In preparation for a proper return from hibernation, anonymous internet pal Le Chevalier has gifted the wires with this short holiday EP. It’s actually fitting that I share the EP today because I have been patiently waiting for some snowfall and today I woke up to flakes scattering the ground. So I am feeling particularly festive today, and this EP only enhanced what I was already feeling.
If you’re already familiar with Le Chevalier’s music then you know to expect dreamy synth music with fragile vocals and the occasional pangs of bittersweet emotion. He says that this EP is “A Holiday album for those who don’t like the Holidays.” So if you’re feeling slightly grinchy this holiday season, give it a spin and maybe it’ll melt your icy heart. (And don’t forget to be on the lookout for Le Chevalier’s proper return next year.)
Over on my Facebook page I just posted the first of three album teasers that SoftSpot is releasing for their debut album Enso. Today the band released the second of these three teasers and it is absolutely gorgeous. Directed by band members Sarah Kinlaw and Bryan Keller, the clip is flowing, sensual, and monochromatic. It also confirms that this young band knows exactly the aesthetic they’re reaching for.
Here is a brand new track from my buddy Justin McNiff. I still remember when Justin sent me a handful of early scratchy Speedway Star demos last year. The tracks were certainly rough with crusty fidelity, but they also had a lot of heart from a guy who was earnestly searching for his songwriting footing.
With a cassette tape release and a year of experience under his belt, Justin has begun tinkering with the Speedway Star sound incorporating new influences and new sounds. His newest track “Cool As Molly” is not only named after the beautiful Molly Ringwald, but it also finds its bedrock in the music of her most successful decade: the 1980’s. He has smoothed out many of the project’s rough edges and embraced a dreamy early shoegaze sound. The track’s vibe, which is simultaneously sunny and melancholy, is a good fit for Justin. Here’s to hoping he has more stuff like this up his sleeve.
Wow, how did I miss this one? I had heard that Boy Friend occasionally busted this cover out at shows (to much adoration), but I didn’t know that the ladies properly recorded it until Christa Palazzolo sent it to me today.
Sure everyone knows the classic jam “Drive” by The Cars and there is no doubt that the track has had its fair share of cover versions over the years, but somehow Boy Friend manages to pick it up and make it sparkle like new again. Draping the track in reverb-soaked swaths of sheer sonic fabric, the ladies bring an atmospheric depth to it that only they could conjure. Listening to it now I’m realizing that this cover is the perfect respite from the onslaught of hardcore and metal that I’ve been featuring lately.
If you like what you hear here but have yet to check out BoyFriend’s excellent debut album Egyptian Wrinkle then by all means, run out and grab it. It’s easily one of my favorite albums so far this year. It’s out now on Hell, Yes!
Tan Dollar // Diary of Our Journey to the Netherlands
I wasn’t really familiar with Tan Dollar when I downloaded this EP. In fact, I don’t even really remember downloading it in the first place, but there it was in my recently added folder in iTunes. So I listened, and I liked. I like a lot, actually. So I reached out to the very friendly frontman Chris Thorne via Twitter and then later e-mail and he gave me the scoop on this dreamy pop band from Tustin, California.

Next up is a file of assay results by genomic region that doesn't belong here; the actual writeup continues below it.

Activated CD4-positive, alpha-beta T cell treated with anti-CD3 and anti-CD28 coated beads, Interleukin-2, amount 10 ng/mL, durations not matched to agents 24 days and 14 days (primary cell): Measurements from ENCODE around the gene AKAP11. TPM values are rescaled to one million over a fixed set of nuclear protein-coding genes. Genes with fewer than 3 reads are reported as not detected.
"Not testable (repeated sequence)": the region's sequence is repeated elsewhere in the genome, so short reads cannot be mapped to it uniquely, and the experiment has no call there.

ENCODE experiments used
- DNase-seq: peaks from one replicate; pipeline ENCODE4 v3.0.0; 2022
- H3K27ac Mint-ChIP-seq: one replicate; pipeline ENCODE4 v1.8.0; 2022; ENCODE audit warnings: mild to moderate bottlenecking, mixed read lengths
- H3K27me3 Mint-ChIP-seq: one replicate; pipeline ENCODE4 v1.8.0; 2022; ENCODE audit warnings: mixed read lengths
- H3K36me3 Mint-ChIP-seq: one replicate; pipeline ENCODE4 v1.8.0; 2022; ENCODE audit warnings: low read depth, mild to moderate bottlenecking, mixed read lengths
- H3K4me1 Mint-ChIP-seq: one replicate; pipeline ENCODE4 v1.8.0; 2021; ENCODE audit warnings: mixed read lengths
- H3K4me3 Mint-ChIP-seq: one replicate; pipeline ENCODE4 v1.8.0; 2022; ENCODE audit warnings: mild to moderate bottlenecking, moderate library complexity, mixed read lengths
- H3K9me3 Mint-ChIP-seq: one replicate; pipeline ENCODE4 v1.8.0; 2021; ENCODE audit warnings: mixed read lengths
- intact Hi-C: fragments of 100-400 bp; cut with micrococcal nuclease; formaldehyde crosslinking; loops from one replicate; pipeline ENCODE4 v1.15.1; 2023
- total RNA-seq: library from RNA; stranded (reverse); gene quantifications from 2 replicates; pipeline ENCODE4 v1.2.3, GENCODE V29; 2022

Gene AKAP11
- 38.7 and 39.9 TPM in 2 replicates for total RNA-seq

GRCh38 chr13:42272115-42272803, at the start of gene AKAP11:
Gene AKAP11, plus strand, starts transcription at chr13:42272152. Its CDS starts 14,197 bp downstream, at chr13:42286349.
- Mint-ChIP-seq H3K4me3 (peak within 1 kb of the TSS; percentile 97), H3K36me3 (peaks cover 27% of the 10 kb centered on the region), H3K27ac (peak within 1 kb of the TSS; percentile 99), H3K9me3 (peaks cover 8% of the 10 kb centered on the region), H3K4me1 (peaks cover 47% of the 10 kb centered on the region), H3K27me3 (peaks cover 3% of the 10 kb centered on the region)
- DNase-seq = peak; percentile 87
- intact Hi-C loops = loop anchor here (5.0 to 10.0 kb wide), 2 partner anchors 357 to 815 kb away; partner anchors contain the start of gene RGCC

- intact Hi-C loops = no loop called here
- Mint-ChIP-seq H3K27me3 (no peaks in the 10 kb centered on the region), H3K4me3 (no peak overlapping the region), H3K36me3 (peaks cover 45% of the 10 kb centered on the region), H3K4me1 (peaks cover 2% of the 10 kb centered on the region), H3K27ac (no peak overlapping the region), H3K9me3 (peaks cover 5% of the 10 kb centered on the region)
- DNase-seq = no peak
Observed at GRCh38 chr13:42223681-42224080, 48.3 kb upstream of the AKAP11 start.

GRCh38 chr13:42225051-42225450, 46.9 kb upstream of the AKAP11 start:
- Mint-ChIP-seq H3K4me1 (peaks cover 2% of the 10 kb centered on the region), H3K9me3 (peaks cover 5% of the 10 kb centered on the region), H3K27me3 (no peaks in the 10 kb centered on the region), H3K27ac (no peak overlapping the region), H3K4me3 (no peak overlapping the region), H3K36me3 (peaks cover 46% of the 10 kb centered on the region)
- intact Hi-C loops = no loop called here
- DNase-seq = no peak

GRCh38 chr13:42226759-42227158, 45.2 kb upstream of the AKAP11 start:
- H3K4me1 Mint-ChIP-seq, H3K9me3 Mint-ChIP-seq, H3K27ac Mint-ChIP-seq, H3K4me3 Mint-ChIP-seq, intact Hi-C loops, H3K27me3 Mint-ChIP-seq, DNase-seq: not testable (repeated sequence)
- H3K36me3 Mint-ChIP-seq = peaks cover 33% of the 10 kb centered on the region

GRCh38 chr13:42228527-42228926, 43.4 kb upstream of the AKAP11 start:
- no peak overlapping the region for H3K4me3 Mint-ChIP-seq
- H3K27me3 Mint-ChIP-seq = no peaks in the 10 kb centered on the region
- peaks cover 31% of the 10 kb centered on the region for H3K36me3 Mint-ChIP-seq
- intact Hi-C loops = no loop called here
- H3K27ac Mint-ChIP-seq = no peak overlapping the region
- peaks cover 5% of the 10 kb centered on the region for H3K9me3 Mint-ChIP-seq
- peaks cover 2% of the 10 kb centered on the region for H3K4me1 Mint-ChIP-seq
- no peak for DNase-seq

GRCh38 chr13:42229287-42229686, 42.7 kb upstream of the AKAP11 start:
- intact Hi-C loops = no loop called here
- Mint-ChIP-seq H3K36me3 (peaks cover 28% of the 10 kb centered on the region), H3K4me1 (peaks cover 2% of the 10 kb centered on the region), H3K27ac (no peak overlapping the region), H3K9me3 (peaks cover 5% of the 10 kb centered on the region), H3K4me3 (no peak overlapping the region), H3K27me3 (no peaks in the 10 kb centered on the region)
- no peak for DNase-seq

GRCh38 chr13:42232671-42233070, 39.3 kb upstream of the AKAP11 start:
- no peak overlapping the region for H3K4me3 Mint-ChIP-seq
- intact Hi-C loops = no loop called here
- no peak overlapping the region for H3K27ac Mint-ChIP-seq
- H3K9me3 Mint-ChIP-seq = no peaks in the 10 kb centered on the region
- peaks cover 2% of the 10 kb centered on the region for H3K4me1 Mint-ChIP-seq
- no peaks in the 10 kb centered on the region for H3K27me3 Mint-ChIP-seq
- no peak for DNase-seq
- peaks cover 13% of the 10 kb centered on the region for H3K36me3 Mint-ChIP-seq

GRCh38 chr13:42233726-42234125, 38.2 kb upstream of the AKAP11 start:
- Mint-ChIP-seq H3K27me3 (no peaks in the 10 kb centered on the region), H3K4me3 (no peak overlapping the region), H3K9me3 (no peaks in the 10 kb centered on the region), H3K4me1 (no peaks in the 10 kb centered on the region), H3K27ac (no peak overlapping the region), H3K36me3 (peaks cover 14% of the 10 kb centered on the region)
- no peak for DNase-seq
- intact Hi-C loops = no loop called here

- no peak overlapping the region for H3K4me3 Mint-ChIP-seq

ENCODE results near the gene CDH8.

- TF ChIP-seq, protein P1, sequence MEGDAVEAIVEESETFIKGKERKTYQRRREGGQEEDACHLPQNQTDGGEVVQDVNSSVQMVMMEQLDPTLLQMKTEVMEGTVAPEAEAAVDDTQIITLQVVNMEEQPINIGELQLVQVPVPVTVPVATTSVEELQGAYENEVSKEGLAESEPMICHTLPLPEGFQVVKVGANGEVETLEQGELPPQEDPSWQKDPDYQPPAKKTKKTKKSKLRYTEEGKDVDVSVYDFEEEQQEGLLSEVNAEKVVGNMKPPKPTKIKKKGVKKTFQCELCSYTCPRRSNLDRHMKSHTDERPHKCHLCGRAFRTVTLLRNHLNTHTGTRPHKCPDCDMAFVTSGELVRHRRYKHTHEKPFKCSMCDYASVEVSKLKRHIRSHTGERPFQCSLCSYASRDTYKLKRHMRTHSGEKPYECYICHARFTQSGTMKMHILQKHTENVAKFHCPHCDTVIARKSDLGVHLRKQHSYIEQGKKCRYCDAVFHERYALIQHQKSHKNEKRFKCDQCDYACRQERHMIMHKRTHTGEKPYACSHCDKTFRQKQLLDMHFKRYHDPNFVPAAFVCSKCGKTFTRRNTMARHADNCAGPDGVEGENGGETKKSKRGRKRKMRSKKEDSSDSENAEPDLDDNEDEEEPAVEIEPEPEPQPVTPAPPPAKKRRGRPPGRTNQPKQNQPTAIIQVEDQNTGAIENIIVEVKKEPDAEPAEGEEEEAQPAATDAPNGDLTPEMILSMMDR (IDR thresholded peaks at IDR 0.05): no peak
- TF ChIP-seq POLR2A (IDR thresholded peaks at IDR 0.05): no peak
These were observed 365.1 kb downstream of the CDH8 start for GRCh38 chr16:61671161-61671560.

For being a relatively young band, Tan Dollar has not only quite a few releases under their belt, but they’ve also undergone more lineup changes than most bands will see in their lifetime. Chris Thorne remains the band’s sole founding member and he is now joined by three of his friends for their latest EP Diary of Our Journey to the Netherlands. After going back and listening to a few of their older releases it seems like Tan Dollar has been steadily shedding layers with each release. And on this EP it seems like this new skin of theirs is the softest, and most healthy yet.
The three tracks on Diary find ground that is very welcome to my ears. They successfully and effortlessly straddle the ground between dream pop and 1980’s shoegaze and they do so with two different guitar effects. It’s a great mashup of sound and it creates these pop songs that sound relatively timeless. Chris told me that the band is hopefully gearing up for a 12” release later this year. So now that I’m a fervent fan I’m definitely going to tracking that one.
Los Jardines de Bruselas // “Changing, Just Growing”
Early last year I highlighted the aptly title album Floating In Dreams by Argentian artist Los Jardines de Bruselas. Sole member Ezequiel de la Parra’s brand of quirky, hazy dream pop helped to whisk away some of the winter blues and now this year he aims to do the same with his brand new video for “Changing, Just Growing.”
In the video Ezequiel wanders around a forest in a starry-eyed, psychedelic haze as people in giant animal costumes creep around behind him darting from tree to tree. The whole ordeal is then filtered through Ezequiel’s orange-tinted glasses and while it’s very bizarre it seems to suit the music rather squarely.
Hailing from Austin, Texas the girls known as Troller have crafted an album that had I given it a more thorough listen when it came out last month it would have landed on my year-end list. And yes, it is that good. Now I usually try to avoid likening one band to another, but in this case I can’t really help but draw comparisons… well a comparison. When I’m listening to Troller I feel myself being pulled downward into the same smokey dreamworld that fellow Austin resident Sleep ∞ Over tapped into with Forever.
Where I see the difference here is that Troller is a bit more calculated in their approach. Instead of letting the music wander around following its own beats, things feel harnessed and controlled just enough here. The guitars create this slow-churning buzz that in conjunction with with the percussion set the foundation for the more ethereal elements represented by the synths and the otherworldly vocals. Everything together is utterly mesmerizing and feels distant yet somehow close enough to lightly run your fingers along.